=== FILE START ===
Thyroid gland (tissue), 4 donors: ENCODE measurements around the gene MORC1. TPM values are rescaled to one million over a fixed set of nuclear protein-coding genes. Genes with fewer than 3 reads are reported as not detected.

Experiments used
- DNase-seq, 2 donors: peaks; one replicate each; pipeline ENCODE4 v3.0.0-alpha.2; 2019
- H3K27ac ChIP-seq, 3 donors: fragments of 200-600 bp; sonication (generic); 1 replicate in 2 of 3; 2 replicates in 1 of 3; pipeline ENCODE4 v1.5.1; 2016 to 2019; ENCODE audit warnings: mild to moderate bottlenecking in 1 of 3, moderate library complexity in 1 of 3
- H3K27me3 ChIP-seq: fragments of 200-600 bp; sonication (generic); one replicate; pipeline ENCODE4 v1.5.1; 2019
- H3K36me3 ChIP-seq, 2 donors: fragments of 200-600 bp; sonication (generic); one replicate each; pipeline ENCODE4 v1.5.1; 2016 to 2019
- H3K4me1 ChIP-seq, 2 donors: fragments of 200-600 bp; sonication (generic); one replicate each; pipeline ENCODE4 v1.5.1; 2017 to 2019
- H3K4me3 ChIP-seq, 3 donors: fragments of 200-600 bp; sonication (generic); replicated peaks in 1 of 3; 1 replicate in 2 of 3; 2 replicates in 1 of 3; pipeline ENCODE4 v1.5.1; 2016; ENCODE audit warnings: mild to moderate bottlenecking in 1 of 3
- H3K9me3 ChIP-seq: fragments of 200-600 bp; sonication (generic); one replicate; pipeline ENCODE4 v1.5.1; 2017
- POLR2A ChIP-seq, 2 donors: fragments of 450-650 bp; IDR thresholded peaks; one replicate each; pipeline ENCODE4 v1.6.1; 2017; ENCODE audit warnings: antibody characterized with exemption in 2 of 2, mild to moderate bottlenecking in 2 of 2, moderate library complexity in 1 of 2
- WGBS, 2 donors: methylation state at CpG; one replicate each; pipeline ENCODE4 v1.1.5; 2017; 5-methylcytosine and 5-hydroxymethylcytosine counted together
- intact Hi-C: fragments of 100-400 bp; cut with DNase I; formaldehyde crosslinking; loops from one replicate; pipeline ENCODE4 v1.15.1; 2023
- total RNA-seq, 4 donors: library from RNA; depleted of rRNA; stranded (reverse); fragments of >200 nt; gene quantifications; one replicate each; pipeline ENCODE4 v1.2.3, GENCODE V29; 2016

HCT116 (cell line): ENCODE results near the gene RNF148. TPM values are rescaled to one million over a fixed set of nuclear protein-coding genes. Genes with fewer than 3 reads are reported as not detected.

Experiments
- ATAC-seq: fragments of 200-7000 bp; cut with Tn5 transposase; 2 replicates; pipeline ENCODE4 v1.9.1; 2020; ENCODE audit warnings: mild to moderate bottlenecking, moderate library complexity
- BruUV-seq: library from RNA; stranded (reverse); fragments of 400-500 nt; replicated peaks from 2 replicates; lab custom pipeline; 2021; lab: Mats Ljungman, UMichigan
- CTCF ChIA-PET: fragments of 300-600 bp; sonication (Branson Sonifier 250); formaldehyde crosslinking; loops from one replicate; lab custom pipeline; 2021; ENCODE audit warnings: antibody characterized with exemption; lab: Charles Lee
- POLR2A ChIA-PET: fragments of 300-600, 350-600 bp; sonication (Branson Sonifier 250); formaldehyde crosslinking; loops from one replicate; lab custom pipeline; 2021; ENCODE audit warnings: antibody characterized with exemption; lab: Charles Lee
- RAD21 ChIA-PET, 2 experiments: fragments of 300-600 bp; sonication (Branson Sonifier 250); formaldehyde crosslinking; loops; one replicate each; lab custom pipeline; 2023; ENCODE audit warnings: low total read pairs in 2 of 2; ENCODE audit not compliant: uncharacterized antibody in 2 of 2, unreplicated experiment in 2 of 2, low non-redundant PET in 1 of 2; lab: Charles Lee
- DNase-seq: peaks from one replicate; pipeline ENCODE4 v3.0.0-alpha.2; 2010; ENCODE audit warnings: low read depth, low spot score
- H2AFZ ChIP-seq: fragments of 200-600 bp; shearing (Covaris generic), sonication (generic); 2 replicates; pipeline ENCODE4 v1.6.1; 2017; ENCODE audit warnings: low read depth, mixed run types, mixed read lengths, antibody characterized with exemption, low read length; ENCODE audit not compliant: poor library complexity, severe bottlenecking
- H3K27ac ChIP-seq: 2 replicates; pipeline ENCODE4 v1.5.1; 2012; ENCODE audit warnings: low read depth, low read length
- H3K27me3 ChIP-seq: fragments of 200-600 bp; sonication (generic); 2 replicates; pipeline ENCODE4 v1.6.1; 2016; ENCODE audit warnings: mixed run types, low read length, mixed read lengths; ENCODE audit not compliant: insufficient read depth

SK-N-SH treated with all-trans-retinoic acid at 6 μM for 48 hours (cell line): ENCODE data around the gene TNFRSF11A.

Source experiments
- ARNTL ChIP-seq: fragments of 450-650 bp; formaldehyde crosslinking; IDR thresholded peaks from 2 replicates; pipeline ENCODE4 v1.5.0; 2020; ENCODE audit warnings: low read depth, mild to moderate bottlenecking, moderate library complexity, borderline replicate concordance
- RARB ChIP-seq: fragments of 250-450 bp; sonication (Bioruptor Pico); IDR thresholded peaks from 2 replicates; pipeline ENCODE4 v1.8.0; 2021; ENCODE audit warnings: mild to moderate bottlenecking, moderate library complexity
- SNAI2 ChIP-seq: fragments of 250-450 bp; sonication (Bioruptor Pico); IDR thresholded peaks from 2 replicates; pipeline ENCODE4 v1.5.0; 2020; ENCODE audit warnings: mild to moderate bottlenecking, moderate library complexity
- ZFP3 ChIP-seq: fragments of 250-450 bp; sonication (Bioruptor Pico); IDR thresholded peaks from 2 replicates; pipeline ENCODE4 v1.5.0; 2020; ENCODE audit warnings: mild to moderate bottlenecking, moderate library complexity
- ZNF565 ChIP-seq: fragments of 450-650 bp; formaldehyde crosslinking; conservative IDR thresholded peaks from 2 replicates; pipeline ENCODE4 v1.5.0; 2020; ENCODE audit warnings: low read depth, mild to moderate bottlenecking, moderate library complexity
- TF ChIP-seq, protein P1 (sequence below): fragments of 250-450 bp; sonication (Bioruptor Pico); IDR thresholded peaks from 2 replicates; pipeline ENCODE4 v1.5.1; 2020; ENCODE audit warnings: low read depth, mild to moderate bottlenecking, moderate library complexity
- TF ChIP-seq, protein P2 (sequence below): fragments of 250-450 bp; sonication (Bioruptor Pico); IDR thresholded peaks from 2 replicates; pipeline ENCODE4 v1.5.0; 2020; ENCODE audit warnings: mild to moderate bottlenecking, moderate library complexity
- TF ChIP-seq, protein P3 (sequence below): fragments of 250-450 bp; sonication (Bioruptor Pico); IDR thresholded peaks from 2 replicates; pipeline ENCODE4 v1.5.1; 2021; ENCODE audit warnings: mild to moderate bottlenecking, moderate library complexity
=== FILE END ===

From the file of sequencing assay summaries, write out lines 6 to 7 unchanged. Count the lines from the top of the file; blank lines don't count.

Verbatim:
- H3K36me3 ChIP-seq, 2 donors: fragments of 200-600 bp; sonication (generic); one replicate each; pipeline ENCODE4 v1.5.1; 2016 to 2019
- H3K4me1 ChIP-seq, 2 donors: fragments of 200-600 bp; sonication (generic); one replicate each; pipeline ENCODE4 v1.5.1; 2017 to 2019